Kids organising solutions
Getting organised is not about getting tidy - it's about knowing where to find your stuff. Here are a few ways to help organise toys and crafts which makes cleaning up and packing away an easier task for your child

Okay, so your 3 year old refuses to pack away his toys, you’ve tried everything you know - things like singing the Barney "tidying up" song, getting on all fours pretending to be a wild animal on a mission to "clear up the forest", threatening to give every toy away unless the mess is cleared now, and finally; "I’ll count to 5!".

While experts will suggest giving a helping hand to make the process go quicker and friends keep telling you to keep it fun, there just doesn’t seem to be an end in sight.

Getting organised is not about getting tidy... it’s about knowing where to find your stuff. Understand that there are very few kids out there that have a natural tendency to neatness. They are too busy having fun. That is how they learn so that is what we should encourage.

In saying that, I am not suggesting that you do not teach your children the valuable skill of being organised. In fact, I’d be bold enough to say that this is one of the most powerful things that you can teach your children.

People who lead an organised life have time to do all the things that are important to them. They are able to create balance.

Lead by example

Keep your own things well organised. Children tend to copy what you yourself do, so set them a good example to follow.

Give them the tools to get organised


  • Make things as simple as possible. Using containers that your child likes to look at helps her to like using them

Put toys at the right height

  • Keep heavy objects and favourite toys low enough for children to reach

Open shelves

  • Use open shelves to encourage them to put things back where they belong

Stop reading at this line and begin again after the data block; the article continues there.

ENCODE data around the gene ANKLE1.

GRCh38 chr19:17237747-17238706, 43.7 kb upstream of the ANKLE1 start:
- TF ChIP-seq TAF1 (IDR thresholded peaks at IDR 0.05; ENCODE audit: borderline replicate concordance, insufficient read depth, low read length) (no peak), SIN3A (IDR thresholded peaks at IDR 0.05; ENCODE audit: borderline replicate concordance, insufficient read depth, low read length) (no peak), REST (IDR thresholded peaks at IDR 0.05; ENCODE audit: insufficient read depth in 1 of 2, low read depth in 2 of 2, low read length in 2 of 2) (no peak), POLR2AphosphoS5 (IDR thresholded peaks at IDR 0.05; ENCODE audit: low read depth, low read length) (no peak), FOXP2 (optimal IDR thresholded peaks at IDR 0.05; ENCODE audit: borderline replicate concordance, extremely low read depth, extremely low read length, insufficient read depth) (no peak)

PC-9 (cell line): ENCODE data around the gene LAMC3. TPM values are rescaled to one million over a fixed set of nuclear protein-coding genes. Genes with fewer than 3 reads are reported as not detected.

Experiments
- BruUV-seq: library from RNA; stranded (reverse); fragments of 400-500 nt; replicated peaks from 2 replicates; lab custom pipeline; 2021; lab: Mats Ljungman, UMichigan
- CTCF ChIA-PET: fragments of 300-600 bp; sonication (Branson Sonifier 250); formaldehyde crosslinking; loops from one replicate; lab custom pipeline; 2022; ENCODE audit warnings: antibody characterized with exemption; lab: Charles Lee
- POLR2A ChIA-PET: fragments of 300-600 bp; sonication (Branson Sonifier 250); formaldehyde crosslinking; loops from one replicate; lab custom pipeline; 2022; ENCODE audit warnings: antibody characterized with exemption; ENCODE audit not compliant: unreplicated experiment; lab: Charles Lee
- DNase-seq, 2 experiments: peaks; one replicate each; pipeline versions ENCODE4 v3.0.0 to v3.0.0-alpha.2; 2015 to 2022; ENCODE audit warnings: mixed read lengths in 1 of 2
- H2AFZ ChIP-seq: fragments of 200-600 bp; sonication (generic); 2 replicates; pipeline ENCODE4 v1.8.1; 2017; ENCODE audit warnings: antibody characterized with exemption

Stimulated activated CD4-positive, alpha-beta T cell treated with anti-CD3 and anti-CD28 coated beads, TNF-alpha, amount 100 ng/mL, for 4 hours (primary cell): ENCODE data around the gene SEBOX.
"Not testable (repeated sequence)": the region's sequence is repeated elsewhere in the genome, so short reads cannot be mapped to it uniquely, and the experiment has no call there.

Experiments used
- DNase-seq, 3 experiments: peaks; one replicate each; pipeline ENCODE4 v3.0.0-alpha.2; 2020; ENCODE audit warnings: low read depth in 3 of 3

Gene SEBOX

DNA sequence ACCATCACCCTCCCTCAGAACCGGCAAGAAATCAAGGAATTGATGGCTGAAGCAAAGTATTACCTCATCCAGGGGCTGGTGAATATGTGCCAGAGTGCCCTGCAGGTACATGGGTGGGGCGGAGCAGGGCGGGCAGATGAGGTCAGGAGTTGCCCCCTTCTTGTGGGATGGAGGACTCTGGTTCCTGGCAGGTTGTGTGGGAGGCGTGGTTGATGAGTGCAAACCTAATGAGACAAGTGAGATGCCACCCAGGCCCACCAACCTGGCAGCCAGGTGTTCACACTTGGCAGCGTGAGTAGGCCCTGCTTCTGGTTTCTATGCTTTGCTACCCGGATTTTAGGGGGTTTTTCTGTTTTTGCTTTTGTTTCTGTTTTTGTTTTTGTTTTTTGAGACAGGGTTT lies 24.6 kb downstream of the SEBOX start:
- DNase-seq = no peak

Personalise toy boxes

  • If you have more than one child, personalise their toy boxes so that there is no confusion. If your child is not yet able to read, make sure the item has a clear picture or colour they can identify with so they know which box is theirs

Use ziplock bags and sturdy boxes

  • Take puzzles and games out of the original packaging (the boxes bend and break easily resulting in lost pieces). Place them in categories in zip lock bags within suitcase type boxes (this fit nicely onto a bookshelf). For smaller children it might be better to use smaller puzzle boxes (made of sturdy plastic with a clear lid for easy identification) to avoid the plastic bags

Use big tubs for big toys

  • Use bigger toy tubs for larger toys - things like balls, hoops, bulky trucks and big dolls. Keep the lids off during play time to encourage them to take out a variety of toys while still making it easy for them to pack their things away

Small boxes to categorise toys

  • Use smaller toy boxes to categorise toys. Separate blocks, cars, plastic tools, dolls clothes into their own boxes - write the item name on the box for easy reference (use colours and designs for younger children)

Art box

  • Art supplies are expensive and potentially messy. Confine these items to an art box - stored on a higher shelf so your child needs to ask for assistance when they want to get messily creative

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